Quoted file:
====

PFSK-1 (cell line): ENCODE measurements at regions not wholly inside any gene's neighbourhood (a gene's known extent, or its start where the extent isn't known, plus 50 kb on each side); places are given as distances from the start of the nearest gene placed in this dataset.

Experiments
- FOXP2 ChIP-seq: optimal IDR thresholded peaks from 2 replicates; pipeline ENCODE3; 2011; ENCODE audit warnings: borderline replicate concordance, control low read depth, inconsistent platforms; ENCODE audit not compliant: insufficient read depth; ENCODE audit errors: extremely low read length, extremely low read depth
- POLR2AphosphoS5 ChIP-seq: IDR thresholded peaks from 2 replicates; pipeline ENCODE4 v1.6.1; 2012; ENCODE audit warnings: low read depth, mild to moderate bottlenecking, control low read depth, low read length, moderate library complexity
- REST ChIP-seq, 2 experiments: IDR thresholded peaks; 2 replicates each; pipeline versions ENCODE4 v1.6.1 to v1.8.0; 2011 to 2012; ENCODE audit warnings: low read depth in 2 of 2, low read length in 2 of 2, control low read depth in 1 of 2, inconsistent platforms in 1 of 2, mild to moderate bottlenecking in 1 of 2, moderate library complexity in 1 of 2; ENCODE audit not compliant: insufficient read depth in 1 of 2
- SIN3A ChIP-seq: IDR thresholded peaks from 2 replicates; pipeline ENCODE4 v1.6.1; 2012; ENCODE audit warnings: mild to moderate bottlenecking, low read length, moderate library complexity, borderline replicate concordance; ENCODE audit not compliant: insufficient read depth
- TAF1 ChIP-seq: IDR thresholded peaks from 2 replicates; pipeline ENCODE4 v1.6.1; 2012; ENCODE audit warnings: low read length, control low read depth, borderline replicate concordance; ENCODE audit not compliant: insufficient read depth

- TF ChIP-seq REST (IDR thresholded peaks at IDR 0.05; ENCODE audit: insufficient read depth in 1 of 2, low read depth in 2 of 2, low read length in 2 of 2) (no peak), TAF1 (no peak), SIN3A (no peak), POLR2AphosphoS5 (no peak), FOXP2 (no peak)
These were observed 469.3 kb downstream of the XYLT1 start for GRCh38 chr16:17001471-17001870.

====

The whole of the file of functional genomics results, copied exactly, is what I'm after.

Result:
PFSK-1 (cell line): ENCODE measurements at regions not wholly inside any gene's neighbourhood (a gene's known extent, or its start where the extent isn't known, plus 50 kb on each side); places are given as distances from the start of the nearest gene placed in this dataset.

Experiments
- FOXP2 ChIP-seq: optimal IDR thresholded peaks from 2 replicates; pipeline ENCODE3; 2011; ENCODE audit warnings: borderline replicate concordance, control low read depth, inconsistent platforms; ENCODE audit not compliant: insufficient read depth; ENCODE audit errors: extremely low read length, extremely low read depth
- POLR2AphosphoS5 ChIP-seq: IDR thresholded peaks from 2 replicates; pipeline ENCODE4 v1.6.1; 2012; ENCODE audit warnings: low read depth, mild to moderate bottlenecking, control low read depth, low read length, moderate library complexity
- REST ChIP-seq, 2 experiments: IDR thresholded peaks; 2 replicates each; pipeline versions ENCODE4 v1.6.1 to v1.8.0; 2011 to 2012; ENCODE audit warnings: low read depth in 2 of 2, low read length in 2 of 2, control low read depth in 1 of 2, inconsistent platforms in 1 of 2, mild to moderate bottlenecking in 1 of 2, moderate library complexity in 1 of 2; ENCODE audit not compliant: insufficient read depth in 1 of 2
- SIN3A ChIP-seq: IDR thresholded peaks from 2 replicates; pipeline ENCODE4 v1.6.1; 2012; ENCODE audit warnings: mild to moderate bottlenecking, low read length, moderate library complexity, borderline replicate concordance; ENCODE audit not compliant: insufficient read depth
- TAF1 ChIP-seq: IDR thresholded peaks from 2 replicates; pipeline ENCODE4 v1.6.1; 2012; ENCODE audit warnings: low read length, control low read depth, borderline replicate concordance; ENCODE audit not compliant: insufficient read depth

- TF ChIP-seq REST (IDR thresholded peaks at IDR 0.05; ENCODE audit: insufficient read depth in 1 of 2, low read depth in 2 of 2, low read length in 2 of 2) (no peak), TAF1 (no peak), SIN3A (no peak), POLR2AphosphoS5 (no peak), FOXP2 (no peak)
These were observed 469.3 kb downstream of the XYLT1 start for GRCh38 chr16:17001471-17001870.